For several years, the Centricity line from GE Healthcare (Waukesha, Wis) has been one of the market leaders for both radiology and cardiology PACS. The company used that position as a springboard for creating enterprise-wide, multi-department IT systems that were introduced as part of the Centricity line at the end of 2003.
The problem GE Healthcare sought to solve through its Centricity RIS/PACS is undoubtedly familiar to many hospital administrators: Each GE Healthcare PACS initially was partnered with a separate, distinct information system. “The challenge” says Peter McClennen, global general manager of imaging and information systems at GE Healthcare, “was [that the information systems] were disparate systems, and [consequently] required separate management, separate administration. They also had very little connectivity.”
The company set out to integrate the two systems to create a single one that, through a single infrastructure, serves “the constituents of radiology, cardiology, and the enterprise,” McClennen says. Now the patient has a single, electronic imaging record that is available anywhere via any PC that is connected to the hospital. Further, Centricity RIS/PACS doesn’t just integrate the images of cardiology and radiology, McClennen explains; it also integrates reports and, for example, the ECGs performed.
McClennen identified three constituencies that GE Healthcare is serving through its enterprise-wide approach: the patient and referring physician, the clinicians in radiology and cardiology, and the administration and IT departments. Better clinical results because of more informed decision-making are arguably reason enough to move to an enterprise solution. And the bottom-line argument is supported as well with a single system; it reduces costs because the duplication of databases, servers, and computer systems requiring management are eliminated.
From GE Healthcare’s vantage point, McClennen says, the enterprise solution has an additional advantage. Many other enterprise solutions currently available are done through partnerships. “With GE, it’s one single technology that we completely own and develop,” he says. As for where the enterprise approach might go in the future, he says, “We are looking to pull more enterprise-level information into the system-information from the lab, pathology, medication management, and other care areas that improve the overall imaging care process.”
It’s no mystery, then, why imaging centers would pursue an enterprise-wide system. According to Stuart Long, VP of sales-PACS at AMICAS (Boston), a solution that goes all the way-from the point of scheduling patients, managing their report data, linking to the billing system, managing images, and disseminating the reports and images in real time-is almost essential anymore, especially to the referring physician.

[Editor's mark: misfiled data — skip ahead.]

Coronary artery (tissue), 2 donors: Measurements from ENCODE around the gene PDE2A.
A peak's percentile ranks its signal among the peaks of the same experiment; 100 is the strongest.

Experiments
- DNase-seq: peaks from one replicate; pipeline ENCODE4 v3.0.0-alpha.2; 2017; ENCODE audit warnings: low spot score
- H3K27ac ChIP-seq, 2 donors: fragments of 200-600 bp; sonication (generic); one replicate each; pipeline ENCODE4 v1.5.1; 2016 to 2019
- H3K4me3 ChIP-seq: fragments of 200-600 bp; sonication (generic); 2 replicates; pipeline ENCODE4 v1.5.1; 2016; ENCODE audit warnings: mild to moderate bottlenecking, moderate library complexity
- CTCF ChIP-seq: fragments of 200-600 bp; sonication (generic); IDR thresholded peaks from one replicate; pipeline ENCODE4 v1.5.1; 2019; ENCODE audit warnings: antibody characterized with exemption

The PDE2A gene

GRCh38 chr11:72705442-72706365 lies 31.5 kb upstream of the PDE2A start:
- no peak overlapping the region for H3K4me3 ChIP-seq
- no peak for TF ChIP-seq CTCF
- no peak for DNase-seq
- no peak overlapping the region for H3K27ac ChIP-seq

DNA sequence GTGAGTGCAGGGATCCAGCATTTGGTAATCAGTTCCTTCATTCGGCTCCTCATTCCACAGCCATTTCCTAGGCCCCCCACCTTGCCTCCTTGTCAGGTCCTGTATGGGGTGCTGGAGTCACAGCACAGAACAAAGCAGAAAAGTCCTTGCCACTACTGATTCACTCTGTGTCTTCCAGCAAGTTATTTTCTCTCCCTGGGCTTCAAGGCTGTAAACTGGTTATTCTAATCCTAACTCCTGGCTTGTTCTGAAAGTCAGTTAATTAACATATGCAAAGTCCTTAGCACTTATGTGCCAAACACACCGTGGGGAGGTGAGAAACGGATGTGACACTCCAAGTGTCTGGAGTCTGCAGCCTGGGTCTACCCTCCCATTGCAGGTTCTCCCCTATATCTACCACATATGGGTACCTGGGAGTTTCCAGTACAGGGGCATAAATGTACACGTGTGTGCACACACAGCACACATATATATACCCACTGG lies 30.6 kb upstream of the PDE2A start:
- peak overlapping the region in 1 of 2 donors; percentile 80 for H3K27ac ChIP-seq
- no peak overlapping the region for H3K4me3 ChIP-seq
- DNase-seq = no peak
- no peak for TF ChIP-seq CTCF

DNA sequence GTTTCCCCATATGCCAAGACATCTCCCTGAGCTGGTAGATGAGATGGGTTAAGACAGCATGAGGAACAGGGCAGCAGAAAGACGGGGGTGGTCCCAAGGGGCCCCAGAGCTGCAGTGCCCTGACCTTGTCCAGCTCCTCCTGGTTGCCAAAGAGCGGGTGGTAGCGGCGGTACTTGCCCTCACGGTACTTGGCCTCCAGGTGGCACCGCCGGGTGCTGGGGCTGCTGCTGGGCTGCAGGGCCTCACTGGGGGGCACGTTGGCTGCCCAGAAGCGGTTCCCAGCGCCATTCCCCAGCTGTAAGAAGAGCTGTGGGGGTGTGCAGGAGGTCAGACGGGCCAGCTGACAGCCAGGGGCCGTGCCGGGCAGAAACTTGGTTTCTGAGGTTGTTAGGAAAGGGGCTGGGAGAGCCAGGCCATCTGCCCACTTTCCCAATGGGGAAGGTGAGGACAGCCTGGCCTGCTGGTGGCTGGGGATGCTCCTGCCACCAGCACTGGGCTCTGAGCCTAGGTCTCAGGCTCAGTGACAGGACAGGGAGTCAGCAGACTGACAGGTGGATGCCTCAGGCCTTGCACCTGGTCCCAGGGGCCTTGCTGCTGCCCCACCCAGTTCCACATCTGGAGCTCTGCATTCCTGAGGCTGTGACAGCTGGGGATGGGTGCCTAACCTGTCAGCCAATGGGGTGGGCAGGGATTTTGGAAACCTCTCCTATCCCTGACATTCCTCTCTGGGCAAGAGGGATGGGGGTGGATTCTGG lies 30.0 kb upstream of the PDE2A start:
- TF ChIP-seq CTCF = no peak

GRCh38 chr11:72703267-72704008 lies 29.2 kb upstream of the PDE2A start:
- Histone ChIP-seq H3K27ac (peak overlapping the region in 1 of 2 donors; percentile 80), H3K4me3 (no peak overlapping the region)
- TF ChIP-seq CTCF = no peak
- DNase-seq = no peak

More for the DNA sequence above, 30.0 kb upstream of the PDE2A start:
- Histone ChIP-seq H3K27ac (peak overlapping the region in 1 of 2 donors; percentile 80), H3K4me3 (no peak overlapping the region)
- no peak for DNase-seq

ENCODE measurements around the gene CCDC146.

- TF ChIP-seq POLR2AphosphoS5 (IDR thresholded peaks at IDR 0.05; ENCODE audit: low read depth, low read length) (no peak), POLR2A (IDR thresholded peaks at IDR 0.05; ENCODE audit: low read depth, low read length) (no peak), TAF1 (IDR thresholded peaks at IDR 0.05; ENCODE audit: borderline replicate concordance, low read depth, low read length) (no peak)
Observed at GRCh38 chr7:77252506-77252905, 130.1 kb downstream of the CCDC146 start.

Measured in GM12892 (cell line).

Frequently, Long notes, imaging center owners want to buy a PACS from their RIS vendor or vice versa. For one, imaging centers typically don’t have the IT infrastructure that a hospital has. Therefore, it is a uniquely different environment with a significantly different level of challenge to deploy these systems. The ability to go to a single vendor, a veritable one-stop shop for everything, is critical.
Part of what is driving automation in the imaging centers, Long notes, is that the modalities are producing enormous amounts of data. It becomes too costly in terms of film, space, and time to visualize and manage the volume of film that would be required. For workflow reasons, as well as maintaining clinical accuracy and efficiency, technology has gone from an attractive improvement to necessity.
Through its merger with VitalWorks (Ridgefield, Conn), AMICAS has been able to combine its Web-based PACS with both RIS and billing solutions offered by VitalWorks, resulting in an end-to-end, radiology image and information management system with the added advantage of being available from a single vendor. The individual products-PACS, RIS, and billing-are respectively Vision Series Web-based PACS (AMICAS); RadConnect RIS (VitalWorks), and Practice Manager Radiology (VitalWorks). Long says that the company’s PACS/RIS/ billing solution is able to provide information dissemination in real time. “It’s almost like a multimedia medical record, complete with information, images, and records. Roll that all together in real time,” he says.
Enterprise-wide solutions come in different flavors and solve a variety of problems. Embarking on selecting and deploying an enterprise-wide solution might yield as winning a result as that of The Ottawa Hospital. “It has fundamentally changed the way people provide care here, and it really is a major success story,” says TOH’s Picciano. “We are most proud because this story is not at the fringe; it is a fundamental change in how the process of care has changed in this institution.”
Ellen Zagorin is a contributing writer for Medical Imaging.